SAVING PRIVATE RYAN
The film begins with the real hero of the story identified as this dear little middle aged
lady in a world war typing pool, who recognises the link between the letter she is typing
to a mother about her son. She has typed three others like it, to the same woman, about
her other sons. All dead. Only a woman would notice. So what happens? We drop her like a
dead rat and follow Tom Hanks on his cross country trek to save young Matt Damon (Ryan).
If this faux pas in story telling weren’t enough, we are taken on to the Omaha Beach
landing, so the real focus is no longer the human story of Saving Private Ryan, but of
young men being killed in battle. Gee, that's original. Anyway, we keep going and soon it
becomes a road movie, except the characters don’t drive very much. They walk. All
three of these movies – the lonely spinster heroine as war hero; the waste of youth
in war; the war-driven road movie – begin well and then wither away. But let’s
be fair: it’s glued together well, with one reel following the other.
WAKING NED DEVINE
A lonely old sod in a tiny village wins the pools, and promptly dies of a heart attack.
The village – almost entirely old folk, too - try to claim the prize, pretending
he’s still alive. They are portrayed as charming and quirky, gently eccentric. These
are mean, nasty, greedy and altogether unpleasant octogenarians with bad breath, who live
in an isolated village (little wonder!) in a hill billy setting. Where are the indignant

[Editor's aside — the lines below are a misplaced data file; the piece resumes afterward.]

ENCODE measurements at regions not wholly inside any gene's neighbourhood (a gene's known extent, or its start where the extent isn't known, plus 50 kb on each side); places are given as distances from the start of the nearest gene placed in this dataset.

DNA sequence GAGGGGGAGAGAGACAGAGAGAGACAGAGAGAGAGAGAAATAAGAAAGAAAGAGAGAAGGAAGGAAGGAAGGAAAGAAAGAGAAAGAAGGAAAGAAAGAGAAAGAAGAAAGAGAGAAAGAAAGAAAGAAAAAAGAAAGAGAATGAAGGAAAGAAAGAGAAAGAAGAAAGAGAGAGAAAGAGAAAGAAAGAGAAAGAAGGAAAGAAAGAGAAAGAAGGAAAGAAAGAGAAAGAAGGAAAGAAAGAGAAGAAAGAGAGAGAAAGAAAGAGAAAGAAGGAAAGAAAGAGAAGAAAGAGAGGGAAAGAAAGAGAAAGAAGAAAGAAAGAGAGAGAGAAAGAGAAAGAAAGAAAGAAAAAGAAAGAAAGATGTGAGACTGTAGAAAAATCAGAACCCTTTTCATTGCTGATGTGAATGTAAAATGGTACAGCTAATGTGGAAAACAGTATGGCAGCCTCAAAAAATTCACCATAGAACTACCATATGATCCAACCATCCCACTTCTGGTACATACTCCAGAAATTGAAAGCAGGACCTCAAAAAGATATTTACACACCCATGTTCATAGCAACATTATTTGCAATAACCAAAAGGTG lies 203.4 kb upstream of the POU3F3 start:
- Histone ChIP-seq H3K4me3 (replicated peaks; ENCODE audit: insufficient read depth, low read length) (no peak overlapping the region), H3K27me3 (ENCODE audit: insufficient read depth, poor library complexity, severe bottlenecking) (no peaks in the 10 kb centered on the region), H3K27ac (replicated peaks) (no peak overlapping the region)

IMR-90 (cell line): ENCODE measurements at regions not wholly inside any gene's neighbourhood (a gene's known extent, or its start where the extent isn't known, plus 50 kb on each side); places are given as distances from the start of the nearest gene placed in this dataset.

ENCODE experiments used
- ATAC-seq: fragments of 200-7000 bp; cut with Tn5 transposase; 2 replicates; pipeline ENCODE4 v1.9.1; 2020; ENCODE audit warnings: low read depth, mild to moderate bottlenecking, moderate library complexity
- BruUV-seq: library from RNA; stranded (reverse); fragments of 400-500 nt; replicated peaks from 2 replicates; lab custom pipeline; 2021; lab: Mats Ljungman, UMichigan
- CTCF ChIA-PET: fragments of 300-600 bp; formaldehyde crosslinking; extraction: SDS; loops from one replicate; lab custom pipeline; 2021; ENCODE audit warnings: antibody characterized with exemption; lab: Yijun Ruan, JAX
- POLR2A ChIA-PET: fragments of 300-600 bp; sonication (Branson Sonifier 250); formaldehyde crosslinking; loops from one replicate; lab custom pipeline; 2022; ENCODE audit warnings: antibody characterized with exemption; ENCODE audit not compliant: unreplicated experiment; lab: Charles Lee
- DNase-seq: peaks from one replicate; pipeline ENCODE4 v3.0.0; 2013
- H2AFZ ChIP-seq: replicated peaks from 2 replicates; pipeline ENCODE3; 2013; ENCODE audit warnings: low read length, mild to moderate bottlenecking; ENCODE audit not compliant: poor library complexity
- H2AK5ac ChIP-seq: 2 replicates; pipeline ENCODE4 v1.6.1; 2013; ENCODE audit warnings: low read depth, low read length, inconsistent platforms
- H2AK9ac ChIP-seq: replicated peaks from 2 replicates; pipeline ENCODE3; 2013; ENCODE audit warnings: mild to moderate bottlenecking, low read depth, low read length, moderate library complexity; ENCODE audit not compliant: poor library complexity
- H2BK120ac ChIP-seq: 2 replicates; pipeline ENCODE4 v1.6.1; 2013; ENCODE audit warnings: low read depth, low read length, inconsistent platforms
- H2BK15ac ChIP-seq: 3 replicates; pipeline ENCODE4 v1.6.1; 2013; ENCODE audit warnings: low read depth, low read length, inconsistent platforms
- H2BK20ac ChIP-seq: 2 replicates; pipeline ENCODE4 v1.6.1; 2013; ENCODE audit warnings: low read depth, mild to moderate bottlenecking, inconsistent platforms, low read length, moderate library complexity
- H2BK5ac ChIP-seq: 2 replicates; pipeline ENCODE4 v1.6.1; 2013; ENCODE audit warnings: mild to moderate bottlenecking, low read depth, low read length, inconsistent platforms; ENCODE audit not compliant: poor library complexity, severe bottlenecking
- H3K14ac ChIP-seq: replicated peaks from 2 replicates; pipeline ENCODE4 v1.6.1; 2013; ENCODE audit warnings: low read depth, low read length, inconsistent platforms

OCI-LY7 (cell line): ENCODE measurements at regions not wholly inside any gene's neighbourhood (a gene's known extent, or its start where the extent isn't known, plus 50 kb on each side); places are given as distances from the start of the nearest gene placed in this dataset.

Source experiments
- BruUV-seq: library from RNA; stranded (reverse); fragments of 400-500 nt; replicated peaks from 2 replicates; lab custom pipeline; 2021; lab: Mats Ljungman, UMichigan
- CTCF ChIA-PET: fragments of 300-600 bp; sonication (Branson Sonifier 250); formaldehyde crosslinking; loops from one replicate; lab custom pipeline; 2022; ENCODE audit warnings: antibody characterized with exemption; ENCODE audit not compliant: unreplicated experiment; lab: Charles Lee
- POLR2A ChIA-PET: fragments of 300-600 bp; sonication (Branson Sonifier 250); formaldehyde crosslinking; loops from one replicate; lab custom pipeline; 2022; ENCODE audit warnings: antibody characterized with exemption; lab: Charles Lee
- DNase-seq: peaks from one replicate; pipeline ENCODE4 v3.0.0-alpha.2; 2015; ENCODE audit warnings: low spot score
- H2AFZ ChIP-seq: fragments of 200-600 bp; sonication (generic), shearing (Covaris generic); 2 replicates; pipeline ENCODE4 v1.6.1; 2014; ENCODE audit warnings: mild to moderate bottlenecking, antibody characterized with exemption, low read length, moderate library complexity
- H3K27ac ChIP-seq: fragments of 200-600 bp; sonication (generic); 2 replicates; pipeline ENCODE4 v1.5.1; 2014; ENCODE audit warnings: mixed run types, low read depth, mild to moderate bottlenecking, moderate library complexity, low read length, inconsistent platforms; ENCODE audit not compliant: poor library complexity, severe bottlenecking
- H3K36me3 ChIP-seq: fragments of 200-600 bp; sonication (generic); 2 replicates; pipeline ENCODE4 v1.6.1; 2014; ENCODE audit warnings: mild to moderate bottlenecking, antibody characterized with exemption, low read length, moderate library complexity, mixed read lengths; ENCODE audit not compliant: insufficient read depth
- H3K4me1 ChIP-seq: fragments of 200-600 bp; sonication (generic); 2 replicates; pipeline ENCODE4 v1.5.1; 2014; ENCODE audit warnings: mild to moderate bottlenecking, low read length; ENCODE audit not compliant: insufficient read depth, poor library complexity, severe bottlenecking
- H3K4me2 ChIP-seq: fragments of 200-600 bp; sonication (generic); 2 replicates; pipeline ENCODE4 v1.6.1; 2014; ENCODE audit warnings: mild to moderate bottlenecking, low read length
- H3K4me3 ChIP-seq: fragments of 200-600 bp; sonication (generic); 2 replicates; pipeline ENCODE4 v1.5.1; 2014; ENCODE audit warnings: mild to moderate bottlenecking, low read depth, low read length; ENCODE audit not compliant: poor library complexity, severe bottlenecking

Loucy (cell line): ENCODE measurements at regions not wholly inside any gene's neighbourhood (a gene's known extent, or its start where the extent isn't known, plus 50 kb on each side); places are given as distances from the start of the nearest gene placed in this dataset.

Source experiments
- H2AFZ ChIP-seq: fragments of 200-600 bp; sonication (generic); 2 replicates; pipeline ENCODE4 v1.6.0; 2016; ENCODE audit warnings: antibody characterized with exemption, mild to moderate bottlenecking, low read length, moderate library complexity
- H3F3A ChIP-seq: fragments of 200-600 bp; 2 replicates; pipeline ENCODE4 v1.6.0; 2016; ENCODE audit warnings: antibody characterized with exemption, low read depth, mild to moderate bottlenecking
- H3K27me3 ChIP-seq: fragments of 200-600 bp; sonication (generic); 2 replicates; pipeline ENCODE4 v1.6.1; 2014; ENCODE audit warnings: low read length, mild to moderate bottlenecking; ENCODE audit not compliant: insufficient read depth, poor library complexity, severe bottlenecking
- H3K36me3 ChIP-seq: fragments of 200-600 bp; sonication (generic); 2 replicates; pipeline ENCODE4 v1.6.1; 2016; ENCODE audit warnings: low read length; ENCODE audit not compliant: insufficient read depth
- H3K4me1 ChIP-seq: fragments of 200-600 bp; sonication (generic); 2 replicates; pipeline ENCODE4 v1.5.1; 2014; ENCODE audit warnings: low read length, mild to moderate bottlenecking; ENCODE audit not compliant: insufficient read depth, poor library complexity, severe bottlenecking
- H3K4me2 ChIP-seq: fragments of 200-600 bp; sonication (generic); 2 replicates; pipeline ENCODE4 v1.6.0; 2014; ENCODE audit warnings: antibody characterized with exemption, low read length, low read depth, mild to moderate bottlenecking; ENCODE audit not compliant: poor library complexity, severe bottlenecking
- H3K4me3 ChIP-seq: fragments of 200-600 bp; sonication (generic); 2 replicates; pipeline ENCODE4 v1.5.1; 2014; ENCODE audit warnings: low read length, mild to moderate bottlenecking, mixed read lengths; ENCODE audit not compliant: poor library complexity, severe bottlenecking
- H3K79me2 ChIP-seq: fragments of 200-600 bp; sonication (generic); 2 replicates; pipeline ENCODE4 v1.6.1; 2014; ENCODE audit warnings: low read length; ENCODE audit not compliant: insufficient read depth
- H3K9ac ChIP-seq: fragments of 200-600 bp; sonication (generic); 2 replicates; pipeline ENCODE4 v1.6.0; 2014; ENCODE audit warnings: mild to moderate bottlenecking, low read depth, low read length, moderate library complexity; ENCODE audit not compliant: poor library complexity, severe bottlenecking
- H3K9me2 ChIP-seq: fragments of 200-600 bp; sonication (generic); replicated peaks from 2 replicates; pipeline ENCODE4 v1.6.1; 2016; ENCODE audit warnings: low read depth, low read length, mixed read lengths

cries to ban this film? If we accept this film we condone group theft and community-scale
fraud; we may as well turn a blind eye to social welfare cheating or else be labeled
hypocrites. There is also an ob-scene of one old fart riding full monty on his little
motor bike. It looks grotesque. As if that weren’t enough, when the one person with a
conscience tries to alert authorities, she is skiddled, sent flying into the sea, in what
is a fake accident and everyone cheers. No wonder Aussies love it – it’s right
up their criminal little streets.
History be buggered, and Elizabeth be praised; Cate Blanchett plays the young Queen well
enough, but what a poncy picture the film paints of the court. Geoffrey Rush (another
Aussie – the director clearly got his geography wrong) plays a nervy and villainous
side kick, while Joseph Fiennes minces his way through a role that should have been played
by someone more sturdy, like Tom Conti. Conti’s Australian connections are
impeccable: he’s been booed for taking on a stage role [in ART] which no other
Aussies could or would handle, due to other commitments. This would have given the film
some of the fibre it needs to pass through the system. As it is, it’s a bit high on
hystrionics. But then, director Shekhar Kapur is Indian, and there may be a bit of
anti-Brit baggage there…the Raj and all that.